We’re not going to repeat the Oscar thing, are we? From Deven Parikh:
With Russell Westbrook signing his extension and Paul George having second thoughts about staying in OKC beyond this upcoming season, how does this impact LeBron James' decision to go to the Lakers? Because if PG-13 won't go LaLa land, neither will LeBron, right?
Well, there’s a lot to unpack there. While George will now give OKC a genuine listen next summer, that doesn’t mean he’s a lock to return. I’d still give the Lakers a very strong chance at getting him, whether that’s with LeBron or anyone else. As for LBJ, I think it’s still more likely than not that he leaves, but that also doesn’t mean he’s a lock for the Lakers if he does.
In addition, the success or failure of the Cavs’ season -- and the long-term health outlook for Isaiah Thomas -- are still unknown. I’m not trying to buoy Cleveland fans’ hopes that he’ll stay; it’s just too early to know with any certainty how the year is going to go and how LeBron and Cavs owner Dan Gilbert are going to deal with one another -- or if they’ll deal with one another -- in the next 12 months.
I hope you brought enough superstars for everyone, From Brian Ip:
I agree with you that Stan Van Gundy's proposal on getting rid of the Draft sounds awesome! Yet for the sake of discussion I try to consider the potential drawback. One thing I speculate is that, if there is no Draft, when a rookie is projected to be a franchise-changing player (e.g LeBron, Tim Duncan, Shaquille O'Neal), they will be quite likely to sign with big-market teams, and those teams would also clear the house to make room for them, just like when they target other major free agents. So this system would probably work for most of the rookies, but San Antonio might never get a talent like Tim Duncan again. Franchise-changing players don't come along very often.
It’s true that franchise-changers are rare. So the net-net is that very few teams of any size get franchise-changers, and it would be that way as well if incoming rookies were free agents. But I just disagree with you that that would eliminate small markets just because they’re small markets.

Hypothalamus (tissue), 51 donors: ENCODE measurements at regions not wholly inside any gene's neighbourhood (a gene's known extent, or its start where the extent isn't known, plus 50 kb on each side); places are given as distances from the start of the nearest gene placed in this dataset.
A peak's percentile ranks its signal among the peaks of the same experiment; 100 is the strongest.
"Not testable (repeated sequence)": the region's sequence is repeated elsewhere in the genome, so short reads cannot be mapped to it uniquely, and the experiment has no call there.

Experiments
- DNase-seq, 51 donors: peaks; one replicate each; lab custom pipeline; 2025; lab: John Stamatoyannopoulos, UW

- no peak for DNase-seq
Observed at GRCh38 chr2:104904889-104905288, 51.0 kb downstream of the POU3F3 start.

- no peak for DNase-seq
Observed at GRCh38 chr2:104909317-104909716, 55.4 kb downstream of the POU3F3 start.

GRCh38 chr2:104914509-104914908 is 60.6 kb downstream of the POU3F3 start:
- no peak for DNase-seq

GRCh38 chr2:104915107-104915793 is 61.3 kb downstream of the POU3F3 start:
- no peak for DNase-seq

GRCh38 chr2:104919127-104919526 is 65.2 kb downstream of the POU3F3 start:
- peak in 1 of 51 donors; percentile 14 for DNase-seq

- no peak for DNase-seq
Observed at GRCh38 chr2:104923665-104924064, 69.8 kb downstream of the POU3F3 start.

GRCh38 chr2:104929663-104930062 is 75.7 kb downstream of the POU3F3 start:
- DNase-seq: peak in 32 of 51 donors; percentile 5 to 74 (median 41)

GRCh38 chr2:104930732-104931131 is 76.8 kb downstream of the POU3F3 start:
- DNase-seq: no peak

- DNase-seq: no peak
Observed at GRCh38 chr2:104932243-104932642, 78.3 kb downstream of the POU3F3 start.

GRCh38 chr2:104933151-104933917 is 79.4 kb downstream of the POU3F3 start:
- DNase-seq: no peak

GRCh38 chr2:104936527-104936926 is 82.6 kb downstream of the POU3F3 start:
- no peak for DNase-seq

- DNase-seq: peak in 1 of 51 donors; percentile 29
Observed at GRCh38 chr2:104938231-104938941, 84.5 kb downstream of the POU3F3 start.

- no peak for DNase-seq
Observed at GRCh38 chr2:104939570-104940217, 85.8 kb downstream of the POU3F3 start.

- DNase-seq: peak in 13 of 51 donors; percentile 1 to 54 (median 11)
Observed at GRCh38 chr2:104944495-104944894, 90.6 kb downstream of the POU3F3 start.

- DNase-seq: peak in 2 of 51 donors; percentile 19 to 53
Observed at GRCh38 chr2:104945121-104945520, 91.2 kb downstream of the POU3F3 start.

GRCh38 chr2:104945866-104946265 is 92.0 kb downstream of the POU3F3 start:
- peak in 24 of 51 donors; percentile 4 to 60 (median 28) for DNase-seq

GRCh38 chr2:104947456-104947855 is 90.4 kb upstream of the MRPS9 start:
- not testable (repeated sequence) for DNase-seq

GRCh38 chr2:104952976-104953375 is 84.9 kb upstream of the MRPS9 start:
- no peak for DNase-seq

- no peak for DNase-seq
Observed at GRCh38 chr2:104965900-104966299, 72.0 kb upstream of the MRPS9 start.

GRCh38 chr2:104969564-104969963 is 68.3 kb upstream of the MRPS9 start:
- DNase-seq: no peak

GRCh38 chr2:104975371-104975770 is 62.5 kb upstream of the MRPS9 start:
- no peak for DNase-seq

Let’s just say Shaquille O’Neal IV was coming out of school next summer in a Draft-free NBA, able to sign with anyone; whether or not there would be rookie exceptions to the cap, or teams would only be able to use cap space is an argument for another column. For the sake of argument, let’s say teams could spend whatever they want, to keep the financial playing field equal. Brooklyn could create enormous room quickly.
The Nets play in the NBA’s biggest media market. SONIV would almost certainly have monster opportunities there for local endorsement deals that would reach eight figures annually. The shoe companies would salivate at the possibility of someone that dynamic in NYC. But: the Nets aren’t, currently, very good.
So SONIV would have to weigh that against playing in L.A. with the Lakers -- equally bad right now -- or in Chicago (ditto). On the other hand, he could play for a franchise like the Spurs that has a history of winning championships through its dominant big men. I don’t know what Hypothetical SONIV would do, as he’s Hypothetical.
What I’m saying is teams in small markets like San Antonio with a history of success wouldn’t automatically be rejected. The Spurs got LaMarcus Aldridge -- not a franchise player, but an All-Star and one of the top free agents available -- in 2015. The Lakers offered him. The Knicks offered him. But he went to the Spurs -- and if he hadn’t gone to San Antonio, he very well might have signed with Phoenix. Everyone’s motivations are different.
Spanning the globe, to bring you the constant variety of sports. From Christopher Hughes:
The only solution to making the All-Star Game competitive again is simple. Expand the rosters to 15 and make it USA vs the World. Fans vote the starting five, coaches choose the next nine players. After players are announced, the fans stream vote the last man standing. LeBron and crew will never want to lose that game ... I believe the league is 25 percent foreign. Its time!